The Curious Case of Benjamin Button
If you ever need any proof of the theory that a great movie is never long enough, and a bad one is never short enough, consider this - The Curious Case of Benjamin Button runs for almost three hours, but seems much shorter while you're watching it. Now take the recent Australia, which runs about the same amount of time, but seemed to last for 10 hours. I've sat through 90 minute films that felt longer than the entirety of Benjamin Button.
The experience of watching this film is something I always go for the movies for, but seldom get. It's the experience of knowing you're watching something great. Sometimes it sneaks up on you about the halfway point, and sometimes you can tell pretty early on. This movie lets us know pretty early on where it's headed, and doesn't ever veer off course or take a wrong step. In telling its story, it takes its time but doesn't waste a second or scene. If you've seen the ad campaign, you know the basic premise. The title character is a man who was born under mysterious circumstances. As a baby, he has all the physical characteristics of an elderly man with one foot in the grave. (Cataracts, lack of hearing, crippling arthritis) His mother dies giving birth to him, and his father Thomas Button (Jason Flemying) is so terrified at the sight of his bizarre newborn son that he flees with the baby right there, briefly considers drowning him, but instead leaves him on the step of an old person's home. It's there that Benjamin will grow up under the watchful eye of one of the workers at the home, Queenie (Taraji P. Henson). Benjamin will eventually get to meet his father again, but initially won't know it.
The story of Benjamin's life is meandering, and I mean that in the best way possible. Much like life itself, it is a series of experiences and small personal journeys that make up the entirety. He is born at the end of World War I, and we follow his life as the decades roll by. Under mysterious circumstances wisely unexplained by the film, he is forced to live life in reverse, at least physically. When he is a child, he appears to be a crippled old man, though shorter than most. As everyone surely knows by now, Benjamin is played by Brad Pitt, and it is a credit to the filmmakers that we never once tell ourselves we're watching Pitt under a lot of make up. The special effects used to age and even shrink him are subtle, never once drawing attention to themselves, which is probably a technical marvel in itself. It takes the movie about two hours until he becomes completely recognizable as the big screen idol we know, but we don't grow impatient. Because he is forced to age backwards, he can never truly have a real life, but he tries. He works on a boat for a few years, he serves his country when World War II comes around, and he also attempts to win the heart of a woman named Daisy (Cate Blanchett), who enters and leaves his life at various points in the story.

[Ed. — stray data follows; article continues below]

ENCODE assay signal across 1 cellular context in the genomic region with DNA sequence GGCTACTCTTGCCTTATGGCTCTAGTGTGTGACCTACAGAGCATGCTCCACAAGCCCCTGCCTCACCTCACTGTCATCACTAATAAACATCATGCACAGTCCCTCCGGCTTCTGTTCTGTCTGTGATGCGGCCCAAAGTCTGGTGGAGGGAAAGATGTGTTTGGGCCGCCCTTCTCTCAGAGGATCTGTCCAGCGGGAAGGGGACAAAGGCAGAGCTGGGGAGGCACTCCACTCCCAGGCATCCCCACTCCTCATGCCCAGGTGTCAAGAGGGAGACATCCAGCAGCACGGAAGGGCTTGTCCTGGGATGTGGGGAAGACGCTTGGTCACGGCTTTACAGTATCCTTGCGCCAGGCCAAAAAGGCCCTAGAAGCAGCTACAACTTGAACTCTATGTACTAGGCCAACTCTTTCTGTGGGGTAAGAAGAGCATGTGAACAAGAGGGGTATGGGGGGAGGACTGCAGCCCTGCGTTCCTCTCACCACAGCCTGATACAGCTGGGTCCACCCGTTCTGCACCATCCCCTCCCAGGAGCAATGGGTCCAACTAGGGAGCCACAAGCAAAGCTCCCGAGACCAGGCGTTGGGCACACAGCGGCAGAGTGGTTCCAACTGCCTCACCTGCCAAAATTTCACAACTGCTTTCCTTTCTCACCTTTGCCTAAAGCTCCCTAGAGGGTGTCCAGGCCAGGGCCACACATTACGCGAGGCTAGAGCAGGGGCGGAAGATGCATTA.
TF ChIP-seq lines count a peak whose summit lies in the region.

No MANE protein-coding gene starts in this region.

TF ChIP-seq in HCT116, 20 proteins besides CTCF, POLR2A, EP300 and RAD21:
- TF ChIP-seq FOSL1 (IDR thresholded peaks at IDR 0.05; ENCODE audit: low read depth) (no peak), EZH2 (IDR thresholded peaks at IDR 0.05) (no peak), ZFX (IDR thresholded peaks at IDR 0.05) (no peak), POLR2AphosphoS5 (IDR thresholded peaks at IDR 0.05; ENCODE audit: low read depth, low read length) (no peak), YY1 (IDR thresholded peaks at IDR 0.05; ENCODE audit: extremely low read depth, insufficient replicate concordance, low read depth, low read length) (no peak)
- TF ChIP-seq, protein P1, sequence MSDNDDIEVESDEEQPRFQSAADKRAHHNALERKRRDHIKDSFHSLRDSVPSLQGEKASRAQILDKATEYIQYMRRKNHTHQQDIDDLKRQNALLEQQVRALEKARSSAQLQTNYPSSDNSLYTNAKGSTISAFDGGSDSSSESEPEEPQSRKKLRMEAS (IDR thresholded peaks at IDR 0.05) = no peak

If that description made the movie sound similar to 1994's Forrest Gump, it's probably not a surprise that they share the same screenwriter, Eric Roth. Both films are about outcasts who experience and participate in history in different ways. Benjamin's tale is much quieter and a bit darker, though. It's also more elegantly told. The idea of Benjamin aging physically backwards may sound like a gimmick, but the movie never treats it as such. We believe in what we're seeing, and we also believe in the relationship between Benjamin and Daisy. We first meet Daisy as an elderly woman on her deathbed as her adult daughter (Julia Ormond) watches over her. Benjamin's tale is told through his diary that her daughter reads. The story is just as much about Daisy as it is about him. They first meet when she is about 13, and Benjamin is forced to admit to her he's not as old as he looks. Over the years, they grow apart, but never forget each other. She goes on to become a professional dancer, until an accident cuts her career short. (This is another common theme in the film - Chaos, and how a single second can change the outcome of an event.) It will take decades before they are brought together, and try their best to have a real relationship despite the fact they are aging in opposite ways. It's to the credit of the movie that their realization of the truth is not treated with melodrama, but with subtlety and honesty.